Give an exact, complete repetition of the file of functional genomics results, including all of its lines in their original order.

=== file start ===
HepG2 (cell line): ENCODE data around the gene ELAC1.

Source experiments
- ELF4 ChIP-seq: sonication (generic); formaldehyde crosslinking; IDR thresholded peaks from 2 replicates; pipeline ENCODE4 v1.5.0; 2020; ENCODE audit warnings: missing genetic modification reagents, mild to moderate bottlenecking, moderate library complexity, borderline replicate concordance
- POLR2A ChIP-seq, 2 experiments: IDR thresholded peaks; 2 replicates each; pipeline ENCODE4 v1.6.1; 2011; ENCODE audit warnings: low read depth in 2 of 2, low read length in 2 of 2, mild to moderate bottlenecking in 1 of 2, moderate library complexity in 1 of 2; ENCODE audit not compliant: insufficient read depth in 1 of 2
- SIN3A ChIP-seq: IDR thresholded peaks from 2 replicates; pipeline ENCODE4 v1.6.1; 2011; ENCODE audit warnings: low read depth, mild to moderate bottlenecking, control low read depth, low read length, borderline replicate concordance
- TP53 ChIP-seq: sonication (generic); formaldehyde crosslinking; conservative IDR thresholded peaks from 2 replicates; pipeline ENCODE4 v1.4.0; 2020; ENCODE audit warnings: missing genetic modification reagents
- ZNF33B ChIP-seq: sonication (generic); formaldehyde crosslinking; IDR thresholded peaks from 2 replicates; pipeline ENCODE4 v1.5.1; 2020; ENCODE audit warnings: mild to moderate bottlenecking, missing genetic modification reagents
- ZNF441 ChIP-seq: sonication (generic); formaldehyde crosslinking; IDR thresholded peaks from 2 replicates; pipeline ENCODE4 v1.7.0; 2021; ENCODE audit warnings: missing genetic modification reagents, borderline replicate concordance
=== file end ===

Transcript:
HepG2 (cell line): ENCODE data around the gene ELAC1.

Source experiments
- ELF4 ChIP-seq: sonication (generic); formaldehyde crosslinking; IDR thresholded peaks from 2 replicates; pipeline ENCODE4 v1.5.0; 2020; ENCODE audit warnings: missing genetic modification reagents, mild to moderate bottlenecking, moderate library complexity, borderline replicate concordance
- POLR2A ChIP-seq, 2 experiments: IDR thresholded peaks; 2 replicates each; pipeline ENCODE4 v1.6.1; 2011; ENCODE audit warnings: low read depth in 2 of 2, low read length in 2 of 2, mild to moderate bottlenecking in 1 of 2, moderate library complexity in 1 of 2; ENCODE audit not compliant: insufficient read depth in 1 of 2
- SIN3A ChIP-seq: IDR thresholded peaks from 2 replicates; pipeline ENCODE4 v1.6.1; 2011; ENCODE audit warnings: low read depth, mild to moderate bottlenecking, control low read depth, low read length, borderline replicate concordance
- TP53 ChIP-seq: sonication (generic); formaldehyde crosslinking; conservative IDR thresholded peaks from 2 replicates; pipeline ENCODE4 v1.4.0; 2020; ENCODE audit warnings: missing genetic modification reagents
- ZNF33B ChIP-seq: sonication (generic); formaldehyde crosslinking; IDR thresholded peaks from 2 replicates; pipeline ENCODE4 v1.5.1; 2020; ENCODE audit warnings: mild to moderate bottlenecking, missing genetic modification reagents
- ZNF441 ChIP-seq: sonication (generic); formaldehyde crosslinking; IDR thresholded peaks from 2 replicates; pipeline ENCODE4 v1.7.0; 2021; ENCODE audit warnings: missing genetic modification reagents, borderline replicate concordance